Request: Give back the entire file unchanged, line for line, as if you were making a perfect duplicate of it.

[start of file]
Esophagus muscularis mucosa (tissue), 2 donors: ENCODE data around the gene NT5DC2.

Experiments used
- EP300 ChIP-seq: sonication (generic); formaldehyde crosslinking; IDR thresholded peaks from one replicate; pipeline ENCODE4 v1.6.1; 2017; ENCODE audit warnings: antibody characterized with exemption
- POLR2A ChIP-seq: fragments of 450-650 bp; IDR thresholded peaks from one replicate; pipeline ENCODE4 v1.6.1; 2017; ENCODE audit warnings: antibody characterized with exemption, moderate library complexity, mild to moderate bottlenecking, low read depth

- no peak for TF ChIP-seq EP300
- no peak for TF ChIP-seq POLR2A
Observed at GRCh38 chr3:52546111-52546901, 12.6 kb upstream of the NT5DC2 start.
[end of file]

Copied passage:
Esophagus muscularis mucosa (tissue), 2 donors: ENCODE data around the gene NT5DC2.

Experiments used
- EP300 ChIP-seq: sonication (generic); formaldehyde crosslinking; IDR thresholded peaks from one replicate; pipeline ENCODE4 v1.6.1; 2017; ENCODE audit warnings: antibody characterized with exemption
- POLR2A ChIP-seq: fragments of 450-650 bp; IDR thresholded peaks from one replicate; pipeline ENCODE4 v1.6.1; 2017; ENCODE audit warnings: antibody characterized with exemption, moderate library complexity, mild to moderate bottlenecking, low read depth

- no peak for TF ChIP-seq EP300
- no peak for TF ChIP-seq POLR2A
Observed at GRCh38 chr3:52546111-52546901, 12.6 kb upstream of the NT5DC2 start.